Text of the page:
20 Feb 2019
Get to know Francesca Thomas

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How long have you been involved in your sport / activity? I always danced as a child. At first I would just dance around the living room, or make up dances with my cousins, friends and siblings. When I was seven, I got ballet lessons for Christmas. In primary school, I would often perform in church, at assemblies, and in shows with the local secondary school. When I was twelve I started learning contemporary dance at a local theatre. I started tap, modern and jazz when I was fourteen. I took an A level in dance at sixth form, and an undergraduate degree in performance and choreography when I was eighteen. I took up African, and house dance when I was twenty four. So I would say I’ve been dancing all my life, in various contexts and styles!

Did you play or represent in your sport/activity? To what level? I performed in shows throughout my youth. When I was fourteen I started taking exams in ballet, modern, jazz and tap dance. I reached intermediate level in ballet and tap, and advanced level in jazz and modern. I have an A-Level and a degree in contemporary dance.

What was your training schedule like? Did you practice every day? I would train all day on Saturdays when I was young. When I was sixteen I trained six times a day as I was doing a full time vocational dance course.

What is your fondest memory of playing / being involved in this activity? I always loved performing! My favourite memory is having one of my undergraduate pieces performed at Arts Depot in London at a professional showcase event. I had to complete a long application process and attend an audition with my dancers. It was a really exciting and proud moment to be chosen.

What unexpected obstacles have you had to overcome this in your sport / activity? I wasn’t as strong as a performer as I would have liked to have been. I had to work really hard, and felt that I never really stood out. I was neither particularly graceful, or particularly strong and had to work really hard on my muscular fitness and flexibility. In my final year of university I discovered that my talents were much stronger as a choreographer and this was a breakthrough moment for me.

Why are you interested in this activity? I am a really creative and expressive person, and my mind is always full of ideas. I love to experiment with ways to communicate ideas through movement. I also get a lot of joy from seeing students improve their skills and grow as performers and choreographers. I also love the theory and history of dance, especially choreography. I find it fascinating to study how dance has changed over time and how different practitioners work.

What is your current title and how long have you held this title? Head of Dance. I have been working in this role at UWC for 2 years. Before that I was Head of Dance at two other schools in Singapore and the UK, after working as a teacher of dance at my first school.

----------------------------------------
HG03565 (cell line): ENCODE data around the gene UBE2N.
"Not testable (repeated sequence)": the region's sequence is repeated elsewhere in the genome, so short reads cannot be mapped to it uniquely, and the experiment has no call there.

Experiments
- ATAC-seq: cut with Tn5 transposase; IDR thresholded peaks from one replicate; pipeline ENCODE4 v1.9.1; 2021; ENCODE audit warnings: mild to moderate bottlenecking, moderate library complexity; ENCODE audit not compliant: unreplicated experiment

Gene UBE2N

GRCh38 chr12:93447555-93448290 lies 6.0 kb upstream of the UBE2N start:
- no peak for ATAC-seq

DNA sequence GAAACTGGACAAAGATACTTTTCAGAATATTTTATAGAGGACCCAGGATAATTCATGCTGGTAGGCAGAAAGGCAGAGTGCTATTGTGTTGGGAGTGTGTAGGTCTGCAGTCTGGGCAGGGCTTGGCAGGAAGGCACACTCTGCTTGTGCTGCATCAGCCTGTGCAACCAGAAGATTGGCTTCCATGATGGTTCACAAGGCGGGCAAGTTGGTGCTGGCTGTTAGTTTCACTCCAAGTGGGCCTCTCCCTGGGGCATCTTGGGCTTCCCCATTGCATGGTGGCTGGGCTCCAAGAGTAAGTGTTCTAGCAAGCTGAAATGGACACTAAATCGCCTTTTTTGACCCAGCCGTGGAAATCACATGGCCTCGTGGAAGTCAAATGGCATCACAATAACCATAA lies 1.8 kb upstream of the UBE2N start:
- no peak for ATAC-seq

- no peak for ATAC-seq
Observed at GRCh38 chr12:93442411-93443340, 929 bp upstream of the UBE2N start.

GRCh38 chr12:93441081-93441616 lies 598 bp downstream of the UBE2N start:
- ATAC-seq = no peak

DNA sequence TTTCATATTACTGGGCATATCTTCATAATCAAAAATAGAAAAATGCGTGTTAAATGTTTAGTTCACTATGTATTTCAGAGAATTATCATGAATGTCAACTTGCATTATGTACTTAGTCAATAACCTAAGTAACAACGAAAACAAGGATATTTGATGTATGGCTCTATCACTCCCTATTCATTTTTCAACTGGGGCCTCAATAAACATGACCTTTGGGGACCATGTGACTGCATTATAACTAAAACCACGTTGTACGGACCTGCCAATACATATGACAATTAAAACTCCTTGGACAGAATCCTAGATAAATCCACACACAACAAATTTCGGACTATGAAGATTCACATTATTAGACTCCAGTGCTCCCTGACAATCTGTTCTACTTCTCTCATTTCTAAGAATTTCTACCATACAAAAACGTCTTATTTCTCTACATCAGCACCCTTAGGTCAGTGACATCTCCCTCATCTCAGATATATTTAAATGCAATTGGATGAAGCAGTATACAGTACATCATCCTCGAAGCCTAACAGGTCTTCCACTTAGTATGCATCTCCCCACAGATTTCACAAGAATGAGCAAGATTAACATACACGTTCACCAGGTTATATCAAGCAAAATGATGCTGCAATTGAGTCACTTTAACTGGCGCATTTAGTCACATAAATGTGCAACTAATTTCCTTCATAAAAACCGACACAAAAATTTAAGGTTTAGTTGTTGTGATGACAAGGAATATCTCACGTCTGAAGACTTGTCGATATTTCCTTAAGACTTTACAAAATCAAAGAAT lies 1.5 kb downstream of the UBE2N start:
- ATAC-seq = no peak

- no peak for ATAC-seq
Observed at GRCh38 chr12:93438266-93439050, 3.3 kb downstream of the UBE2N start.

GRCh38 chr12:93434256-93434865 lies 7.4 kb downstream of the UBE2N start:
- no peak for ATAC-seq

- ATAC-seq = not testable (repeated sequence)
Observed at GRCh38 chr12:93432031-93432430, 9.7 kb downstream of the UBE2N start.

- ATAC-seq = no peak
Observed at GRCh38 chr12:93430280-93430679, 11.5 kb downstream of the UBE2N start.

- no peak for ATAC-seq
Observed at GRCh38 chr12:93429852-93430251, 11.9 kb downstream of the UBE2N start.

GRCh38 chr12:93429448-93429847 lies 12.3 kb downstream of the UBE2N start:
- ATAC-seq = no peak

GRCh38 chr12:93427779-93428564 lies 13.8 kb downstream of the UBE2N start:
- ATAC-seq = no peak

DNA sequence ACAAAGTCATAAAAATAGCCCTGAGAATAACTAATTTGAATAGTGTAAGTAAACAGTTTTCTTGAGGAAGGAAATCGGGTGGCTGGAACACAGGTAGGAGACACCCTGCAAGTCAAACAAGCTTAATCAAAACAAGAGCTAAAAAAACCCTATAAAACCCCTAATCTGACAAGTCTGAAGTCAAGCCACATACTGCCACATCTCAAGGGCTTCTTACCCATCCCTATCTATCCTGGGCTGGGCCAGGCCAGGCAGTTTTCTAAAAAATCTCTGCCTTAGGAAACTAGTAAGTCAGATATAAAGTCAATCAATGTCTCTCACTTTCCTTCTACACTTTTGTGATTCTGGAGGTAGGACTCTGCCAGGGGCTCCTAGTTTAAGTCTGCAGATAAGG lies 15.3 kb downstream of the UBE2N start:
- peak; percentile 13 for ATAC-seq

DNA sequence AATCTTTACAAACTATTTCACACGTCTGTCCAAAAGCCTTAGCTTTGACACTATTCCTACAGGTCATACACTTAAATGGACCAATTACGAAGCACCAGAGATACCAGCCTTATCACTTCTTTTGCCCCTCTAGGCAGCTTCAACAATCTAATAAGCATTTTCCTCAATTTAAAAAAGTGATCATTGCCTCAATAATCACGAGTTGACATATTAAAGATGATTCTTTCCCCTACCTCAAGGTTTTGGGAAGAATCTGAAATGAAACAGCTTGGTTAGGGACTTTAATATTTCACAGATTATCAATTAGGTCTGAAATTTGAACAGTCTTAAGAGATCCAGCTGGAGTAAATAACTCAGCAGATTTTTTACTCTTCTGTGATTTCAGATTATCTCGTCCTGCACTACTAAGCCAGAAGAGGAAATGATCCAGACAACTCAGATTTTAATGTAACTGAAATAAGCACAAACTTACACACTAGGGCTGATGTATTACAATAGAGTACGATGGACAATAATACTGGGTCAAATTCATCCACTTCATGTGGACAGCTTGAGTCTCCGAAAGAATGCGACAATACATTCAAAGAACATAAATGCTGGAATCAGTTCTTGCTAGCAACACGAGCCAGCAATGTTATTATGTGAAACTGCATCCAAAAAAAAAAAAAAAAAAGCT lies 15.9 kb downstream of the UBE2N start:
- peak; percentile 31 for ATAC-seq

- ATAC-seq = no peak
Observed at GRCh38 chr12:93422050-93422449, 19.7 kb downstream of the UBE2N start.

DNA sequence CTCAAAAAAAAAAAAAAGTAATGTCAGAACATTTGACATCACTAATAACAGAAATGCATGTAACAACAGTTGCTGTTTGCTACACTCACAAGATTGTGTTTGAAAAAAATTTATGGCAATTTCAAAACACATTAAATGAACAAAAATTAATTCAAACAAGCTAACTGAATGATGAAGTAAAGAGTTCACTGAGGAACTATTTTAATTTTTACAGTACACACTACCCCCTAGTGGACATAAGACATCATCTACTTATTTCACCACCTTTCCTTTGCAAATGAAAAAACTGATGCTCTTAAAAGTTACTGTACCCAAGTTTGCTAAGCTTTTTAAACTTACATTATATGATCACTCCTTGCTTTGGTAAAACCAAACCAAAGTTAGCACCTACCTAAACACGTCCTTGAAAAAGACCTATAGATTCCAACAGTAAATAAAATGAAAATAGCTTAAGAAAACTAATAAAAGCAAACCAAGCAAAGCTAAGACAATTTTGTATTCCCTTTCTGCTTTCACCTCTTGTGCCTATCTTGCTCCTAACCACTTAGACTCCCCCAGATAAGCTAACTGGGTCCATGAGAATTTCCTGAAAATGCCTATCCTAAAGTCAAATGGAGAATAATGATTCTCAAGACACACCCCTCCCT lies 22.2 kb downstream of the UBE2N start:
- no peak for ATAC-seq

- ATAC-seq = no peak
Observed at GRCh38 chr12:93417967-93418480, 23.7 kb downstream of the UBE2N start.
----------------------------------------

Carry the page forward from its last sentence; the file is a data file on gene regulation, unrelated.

What are your 3 greatest successes to date?

  1. Achieving a 1st degree - Bachelor of Honors in Dance Performance and Choreography.

  2. Completing my Post Graduate Certificate in Education and landing my first teaching job.

  3. Being a part of this year’s Culturama at UWC :) Watching the show was the proudest moment of my career so far. We have such talented and dedicated students at this school, and they amaze me with their creativity and resilience time after time!

What is most satisfying about your work right now? Watching the students develop choreography from an initial idea to the final performance, and seeing them grow in confidence and take pride in the final product.

What is the greatest challenge you have ever had to overcome in your career? Expanding mindsets towards dance as both a vocational and academic subject, and tackling gender stereotypes.

What is the best advice you have ever received? What advice would you give to our students? Never wish you could dance like somebody else, as no two bodies are the same. Everyone has their own unique dance language and physical make-up. This is what makes dance so rich and varied. If we all choreographed exactly the same movement, and performed it in exactly the same way, dance would be extremely boring!

Can you give us three words that best describe how you feel about your profession? Excited, dedicated, (always creating something) new!

Who is the icon that has influenced you the most? Martha Graham! She was told she would never make it as a dancer, she was the ‘wrong’ height and shape, and didn’t move gracefully. Instead of letting her body defeat her, she embraced it. She created some of the strongest, most powerful, most unique choreography the world had ever seen, and has gone down in history as one most influential dance artists in the world. Her story teaches us that we should never let someone else's opinion stand in the way of our dreams.

Interviewed by Jessica Pigram and Jilyn Seah, Activities Department, East Campus